Halifax faith leaders to find common ground on death and dying
Conversations on Saturday and Sunday will kick off the upcoming Interfaith Harmony Halifax Week
January 29, 2021, 3:30 pm ASTLast Updated: January 29, 2021, 3:30 pm
This weekend, faith leaders in Halifax will participate in two online panel discussions, one focused on death and dying, and another focused on sharing common ground in uncommon times.
Both events are intended to spark conversations between people of faith, people of secular beliefs, and people of goodwill, said Kim MacAulay, a founding member of Interfaith Harmony Halifax.
Interfaith Harmony Halifax is hosting the first panel in partnership with Hospice Halifax. The event will take place over Zoom on Saturday night at 7 p.m., and will feature panelists of Muslim, Buddhist, Indigenous, Christian, and Hindu faith traditions. The panelists will discuss faith rituals related to death and dying.
MacAulay is part of the Tibetan Buddhist community. She is a clinical pastoral student, and did a clinical placement at Hospice Halifax. She believes that it’s essential for Haligonians of different beliefs to connect with each other.
“Death and dying is something that’s going to happen to all of us, so it’s common ground,” said MacAulay. “Our own fragility as human beings has certainly been brought home more through the pandemic.”
A year into the COVID-19 pandemic, the topic of death and dying has been top of mind across the globe. In Nova Scotia, 65 people have died from COVID-19. As of Friday, 19,722 people have died across Canada, and more than 2.19 million people have died worldwide.
“We deeply need to get to know each other, grow in our understanding and respect for each other, and to realize that we’re all humans and we share this one planet,” MacAulay said.
Jacquie Bell has been part of the Tibetan Buddhism community for 46 years. She’s a volunteer at Hospice Halifax, and is one of the panelists at Saturday’s event. She believes that it’s important to talk about death, rather than avoid the subject.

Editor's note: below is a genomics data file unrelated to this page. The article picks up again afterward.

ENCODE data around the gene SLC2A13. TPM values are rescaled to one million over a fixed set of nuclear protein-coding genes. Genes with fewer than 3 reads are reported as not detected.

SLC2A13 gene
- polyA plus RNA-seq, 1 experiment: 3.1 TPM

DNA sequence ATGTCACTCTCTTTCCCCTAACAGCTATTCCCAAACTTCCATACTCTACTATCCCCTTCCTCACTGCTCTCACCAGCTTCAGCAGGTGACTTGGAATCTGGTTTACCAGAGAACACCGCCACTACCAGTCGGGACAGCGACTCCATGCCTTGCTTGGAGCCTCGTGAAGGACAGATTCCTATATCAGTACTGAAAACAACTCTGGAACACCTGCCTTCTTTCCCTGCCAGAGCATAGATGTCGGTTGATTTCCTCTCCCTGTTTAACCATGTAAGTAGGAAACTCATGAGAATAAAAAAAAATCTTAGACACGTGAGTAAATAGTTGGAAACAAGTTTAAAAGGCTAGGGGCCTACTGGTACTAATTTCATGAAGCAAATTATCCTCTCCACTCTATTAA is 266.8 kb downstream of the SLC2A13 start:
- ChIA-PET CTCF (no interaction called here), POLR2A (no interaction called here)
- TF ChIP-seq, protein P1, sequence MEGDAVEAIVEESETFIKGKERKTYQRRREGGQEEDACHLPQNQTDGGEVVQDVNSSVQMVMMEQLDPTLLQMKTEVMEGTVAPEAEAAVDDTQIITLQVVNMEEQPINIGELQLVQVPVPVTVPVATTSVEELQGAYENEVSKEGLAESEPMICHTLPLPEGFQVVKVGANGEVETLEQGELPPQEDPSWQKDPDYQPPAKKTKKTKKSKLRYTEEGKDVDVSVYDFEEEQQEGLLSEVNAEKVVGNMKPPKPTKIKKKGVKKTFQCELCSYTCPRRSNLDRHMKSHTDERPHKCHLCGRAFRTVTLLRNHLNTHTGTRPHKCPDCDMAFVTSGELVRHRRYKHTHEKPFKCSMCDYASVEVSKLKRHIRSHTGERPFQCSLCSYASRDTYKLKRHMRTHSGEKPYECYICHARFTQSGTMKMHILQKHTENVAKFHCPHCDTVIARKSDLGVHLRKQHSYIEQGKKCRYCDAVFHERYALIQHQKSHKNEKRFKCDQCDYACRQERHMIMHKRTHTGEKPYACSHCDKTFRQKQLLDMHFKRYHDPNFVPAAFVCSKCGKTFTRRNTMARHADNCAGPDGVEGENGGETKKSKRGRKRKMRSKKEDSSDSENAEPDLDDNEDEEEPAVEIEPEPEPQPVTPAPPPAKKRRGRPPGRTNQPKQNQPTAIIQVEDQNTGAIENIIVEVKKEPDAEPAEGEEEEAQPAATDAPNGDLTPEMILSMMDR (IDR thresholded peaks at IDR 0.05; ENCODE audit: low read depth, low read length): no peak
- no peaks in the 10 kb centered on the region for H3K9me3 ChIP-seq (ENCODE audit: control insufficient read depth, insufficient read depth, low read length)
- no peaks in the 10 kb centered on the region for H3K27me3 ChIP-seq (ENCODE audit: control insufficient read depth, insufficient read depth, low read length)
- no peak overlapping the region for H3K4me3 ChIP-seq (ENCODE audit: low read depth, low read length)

“I think that people think if they don’t talk about it it’s not going to happen,” said Bell. “So there’s a lot of fear and misgivings. The more we talk about it the better it will be.”
Sharing common ground in uncommon times
The second Interfaith Conversation will take place on Sunday at 7 p.m., and will focus on the theme of sharing common ground between different faith traditions. The panel will feature members of the Baha’i Faith, Taoist, Baptist, Jewish, Church of Jesus Christ of Latter-Day Saints, and Pagan communities.
“We often have a lot more things in common than we have that are different,” said John Chesley, a panelist and member of the Baha’i Faith.
The panel will show how different faiths are responding to the pandemic, as well as to environmental, racial, and economic inequalities in society.
“We’re trying to give comfort and direction to people,” said Chesley. “Show that there are things to learn from each religion.”
The people living around us
Interfaith Harmony Halifax grew out of an interfaith movement in Nova Scotia after the Swiss Air disaster in 1998, when an interfaith memorial service was held to honour those who died in the crash.
Interfaith Harmony Halifax began as part of World Interfaith Harmony Week, an annual United Nations event initiated by King Abdullah II of the Hashemite Kingdom of Jordan.
Hasmeet Singh Chandok is part of the Sikh community, and has been involved with the organization since 2016. He said that the event gives people the opportunity to ask questions about different beliefs in a safe environment.
“These are the people who are living around us every day,” he said. “We are working with them, we are eating with them, but, for some reason, religion becomes that line that we don’t cross.”
Interfaith Harmony Week is an opportunity for people to build new relationships, said Singh Chandok. “You’ll see a new world around yourself that’s always existed.”
Interfaith Harmony Week officially begins on Feb. 1.
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